Selbin Kabote on: Emphasis should be placed on the UK economic growth and not on migrants

GMT 15:24 Wednesday ,19 June 2013

 Migrant Voice - Selbin Kabote on: Emphasis should be placed on the UK economic growth and not on migrants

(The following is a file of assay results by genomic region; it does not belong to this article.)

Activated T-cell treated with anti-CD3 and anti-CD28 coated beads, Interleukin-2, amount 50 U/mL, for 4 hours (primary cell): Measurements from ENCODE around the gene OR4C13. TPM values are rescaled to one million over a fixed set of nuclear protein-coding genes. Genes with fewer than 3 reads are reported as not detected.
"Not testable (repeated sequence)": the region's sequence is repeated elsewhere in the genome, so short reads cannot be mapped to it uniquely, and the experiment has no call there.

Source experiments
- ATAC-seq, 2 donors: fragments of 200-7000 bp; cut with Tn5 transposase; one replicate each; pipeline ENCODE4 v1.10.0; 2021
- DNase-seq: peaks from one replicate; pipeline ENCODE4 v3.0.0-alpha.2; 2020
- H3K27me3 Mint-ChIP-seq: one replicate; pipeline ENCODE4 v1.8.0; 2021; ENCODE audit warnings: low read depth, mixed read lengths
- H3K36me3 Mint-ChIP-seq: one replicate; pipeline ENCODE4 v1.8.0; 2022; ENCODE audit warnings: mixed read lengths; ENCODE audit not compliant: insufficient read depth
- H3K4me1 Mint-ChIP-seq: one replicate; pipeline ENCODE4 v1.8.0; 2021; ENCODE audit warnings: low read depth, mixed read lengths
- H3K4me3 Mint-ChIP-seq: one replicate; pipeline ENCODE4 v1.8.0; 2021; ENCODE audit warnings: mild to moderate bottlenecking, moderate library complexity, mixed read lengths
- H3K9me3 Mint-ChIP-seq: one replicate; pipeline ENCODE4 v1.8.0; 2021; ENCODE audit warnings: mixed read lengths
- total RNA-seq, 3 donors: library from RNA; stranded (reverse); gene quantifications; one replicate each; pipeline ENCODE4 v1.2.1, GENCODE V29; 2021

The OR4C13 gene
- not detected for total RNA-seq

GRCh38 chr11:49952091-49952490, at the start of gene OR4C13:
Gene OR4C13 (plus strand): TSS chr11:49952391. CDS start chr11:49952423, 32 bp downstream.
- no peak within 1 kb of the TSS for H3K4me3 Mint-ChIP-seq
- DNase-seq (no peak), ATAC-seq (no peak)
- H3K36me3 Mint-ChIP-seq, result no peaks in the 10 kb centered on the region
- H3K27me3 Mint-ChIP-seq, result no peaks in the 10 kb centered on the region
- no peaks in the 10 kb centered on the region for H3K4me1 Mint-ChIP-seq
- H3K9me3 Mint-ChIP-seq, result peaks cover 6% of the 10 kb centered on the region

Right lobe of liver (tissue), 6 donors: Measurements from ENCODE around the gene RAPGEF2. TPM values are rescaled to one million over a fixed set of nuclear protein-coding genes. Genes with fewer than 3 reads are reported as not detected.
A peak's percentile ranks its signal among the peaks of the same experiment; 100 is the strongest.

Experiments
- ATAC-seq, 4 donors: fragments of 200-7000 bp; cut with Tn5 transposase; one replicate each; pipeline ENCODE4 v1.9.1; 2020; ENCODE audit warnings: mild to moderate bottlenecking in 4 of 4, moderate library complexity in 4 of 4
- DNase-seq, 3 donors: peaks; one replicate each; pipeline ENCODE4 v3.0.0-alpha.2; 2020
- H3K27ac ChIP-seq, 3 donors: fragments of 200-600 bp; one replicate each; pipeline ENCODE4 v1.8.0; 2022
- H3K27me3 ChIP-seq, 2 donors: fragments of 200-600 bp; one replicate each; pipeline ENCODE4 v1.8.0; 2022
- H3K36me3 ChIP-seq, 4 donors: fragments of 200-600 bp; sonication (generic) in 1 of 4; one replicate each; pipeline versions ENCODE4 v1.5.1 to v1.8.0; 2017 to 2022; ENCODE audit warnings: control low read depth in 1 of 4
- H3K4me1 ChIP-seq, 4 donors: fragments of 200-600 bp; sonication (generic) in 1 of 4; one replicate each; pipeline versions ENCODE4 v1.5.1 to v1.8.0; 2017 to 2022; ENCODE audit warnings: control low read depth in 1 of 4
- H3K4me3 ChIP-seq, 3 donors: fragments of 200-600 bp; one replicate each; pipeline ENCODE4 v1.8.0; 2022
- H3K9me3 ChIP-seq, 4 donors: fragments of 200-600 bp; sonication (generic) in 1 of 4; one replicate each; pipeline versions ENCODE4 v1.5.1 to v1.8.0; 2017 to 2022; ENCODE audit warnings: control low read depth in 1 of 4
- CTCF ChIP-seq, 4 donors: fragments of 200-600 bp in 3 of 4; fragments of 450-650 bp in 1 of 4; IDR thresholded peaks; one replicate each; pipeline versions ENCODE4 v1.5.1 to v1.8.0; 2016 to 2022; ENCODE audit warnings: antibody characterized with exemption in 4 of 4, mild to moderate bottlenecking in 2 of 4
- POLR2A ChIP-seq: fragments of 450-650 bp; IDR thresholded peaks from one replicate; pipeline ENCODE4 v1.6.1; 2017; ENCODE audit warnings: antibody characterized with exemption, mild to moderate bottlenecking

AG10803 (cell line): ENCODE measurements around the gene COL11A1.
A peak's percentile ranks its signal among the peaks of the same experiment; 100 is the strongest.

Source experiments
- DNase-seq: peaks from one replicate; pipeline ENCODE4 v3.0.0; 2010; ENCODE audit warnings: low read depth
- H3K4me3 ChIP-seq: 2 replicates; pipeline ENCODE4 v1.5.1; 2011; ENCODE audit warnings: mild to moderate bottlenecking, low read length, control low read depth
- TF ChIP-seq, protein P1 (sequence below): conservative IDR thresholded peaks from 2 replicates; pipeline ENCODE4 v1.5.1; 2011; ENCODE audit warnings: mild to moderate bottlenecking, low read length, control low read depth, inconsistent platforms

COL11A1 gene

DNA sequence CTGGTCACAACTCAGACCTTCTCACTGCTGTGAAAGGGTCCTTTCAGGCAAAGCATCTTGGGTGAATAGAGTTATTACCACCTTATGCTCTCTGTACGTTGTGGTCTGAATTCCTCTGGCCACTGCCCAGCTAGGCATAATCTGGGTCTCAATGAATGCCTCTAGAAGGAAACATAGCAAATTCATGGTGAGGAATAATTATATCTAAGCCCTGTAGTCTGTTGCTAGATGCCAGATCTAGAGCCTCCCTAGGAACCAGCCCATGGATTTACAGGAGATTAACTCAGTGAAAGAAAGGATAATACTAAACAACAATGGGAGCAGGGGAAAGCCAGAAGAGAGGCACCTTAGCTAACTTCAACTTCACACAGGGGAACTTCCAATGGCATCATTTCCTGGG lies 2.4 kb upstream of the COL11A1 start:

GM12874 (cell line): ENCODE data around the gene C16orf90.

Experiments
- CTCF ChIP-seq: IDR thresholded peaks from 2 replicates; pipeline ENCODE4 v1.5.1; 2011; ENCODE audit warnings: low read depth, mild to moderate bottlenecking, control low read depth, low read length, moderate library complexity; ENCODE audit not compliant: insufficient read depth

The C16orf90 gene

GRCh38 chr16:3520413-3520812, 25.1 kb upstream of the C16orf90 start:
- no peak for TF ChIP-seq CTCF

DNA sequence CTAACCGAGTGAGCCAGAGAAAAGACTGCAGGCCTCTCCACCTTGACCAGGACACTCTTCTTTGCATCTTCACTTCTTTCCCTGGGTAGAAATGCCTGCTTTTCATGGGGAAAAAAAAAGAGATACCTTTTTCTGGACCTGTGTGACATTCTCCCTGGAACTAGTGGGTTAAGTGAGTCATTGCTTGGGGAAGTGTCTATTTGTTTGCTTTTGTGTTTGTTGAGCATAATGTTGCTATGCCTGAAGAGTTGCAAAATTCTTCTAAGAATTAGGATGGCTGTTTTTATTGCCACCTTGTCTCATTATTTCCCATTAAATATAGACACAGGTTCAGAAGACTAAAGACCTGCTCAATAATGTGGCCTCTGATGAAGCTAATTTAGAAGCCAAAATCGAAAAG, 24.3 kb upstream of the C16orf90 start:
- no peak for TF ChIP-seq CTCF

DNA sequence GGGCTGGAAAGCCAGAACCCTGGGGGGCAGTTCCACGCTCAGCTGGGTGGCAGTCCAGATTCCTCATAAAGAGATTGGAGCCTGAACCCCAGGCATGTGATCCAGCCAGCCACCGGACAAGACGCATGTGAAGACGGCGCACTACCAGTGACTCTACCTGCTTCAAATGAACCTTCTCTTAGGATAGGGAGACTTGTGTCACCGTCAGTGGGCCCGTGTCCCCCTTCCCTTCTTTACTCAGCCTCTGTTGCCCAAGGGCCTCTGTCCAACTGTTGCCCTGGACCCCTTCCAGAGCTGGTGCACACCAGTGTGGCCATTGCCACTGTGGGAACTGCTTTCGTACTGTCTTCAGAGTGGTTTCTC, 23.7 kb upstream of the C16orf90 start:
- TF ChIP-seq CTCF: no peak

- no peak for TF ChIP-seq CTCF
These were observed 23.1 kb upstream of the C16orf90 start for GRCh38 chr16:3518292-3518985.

Reflections on the Migrant Voice annual conference by Migrant Voice Birmingham network member, the journalist Selbin Kabote. More emphasis should be placed on debating issues related to strategies that should be adopted in an effort to strengthen the British economy and to employment creation and not on migration, Sarah Teather has said. The Liberal Democrat Member of Parliament for Brent Central said it appears when things get difficult, the button is pushed and the blame for economic difficulties is placed on migrates.  Sarah Teather said what should be taken note of is the contribution that migrants have made to the British economy. Speaking at the third “Migrant Voice” annual conference in London, the member of parliament said to the contrary they are many people for example in her constituency, whose lives have been adversely affected by the long periods that they have to wait for the Home Office to make  decisions on their immigration cases. Contributing to the debate on immigration at the conference, Dr Jairo Lugo-Ocando, a Journalism academic at Sheffield University said policies on immigration are always being put forward by British political parties, because they are an easy issue or agenda to pursue.  The academic said immigration is a phenomenon which is very difficult to monitor the world over.  Dr Jairo Lugo-Ocando said although there about 2.5 million refugees in Pakistan, however the Pakistan government is making no fuss about this. On the recent call by the government on landlords to check the immigration status of their tenants, Jean Lambert, MEP for the Green Party said the checks would only succeed in making vulnerable people more vulnerable.  Jean Lambert added that landlords should not be given the responsibility of controlling immigration. A Professor of Migration and Citizenship, Bridget Anderson told the conference that when approaching the debate on migration, there is need to create some clarity by asking the question: who is a migrant? Is a Canadian for example a migrant, or is a migrant an Indian or an African or is it a political identity?  Professor Anderson said the stigma that seems to be associated with the word migrant needs to be addressed. She said there is also a need to expand the debate on immigration in an effort to show for example how the recent changes to family reunion laws have also affected British citizens. Some delegates at the conference said it is important for the immigration debate to focus on the issue of global citizenship in an effort to avoid the us and them mentality, as well as the negative idea of encouraging citizens to police each other. On BBC One’s Question Time recently, David  Davis, the Tory former shadow Home Secretary, criticised Coalition plans to require GPs to check the immigration status of patients as “very unwise”. He said “when we take on immigration policy, it should be fair and civilized” adding that the NHS was not a “pull factor” for migrants from Bulgaria and Romania. He added that it was comparatively high wages that would be a main attraction, once border restrictions are lifted at the end of this year. The theme of the third annual Migrant Voice conference was: The immigration debate; the rhetoric and the voices; initiating an inclusive debate and raising alternative voices and messages.   For more information about the Migrant Voice Third annual conference: http://migrantvoice.org/index.php?option=com_content&view=article&id=361:migrant-voice-third-annual-conference&catid=44:uk-work and http://storify.com/MigrantVoiceUK/migrant-voice-third-annual-conference-2013        
 

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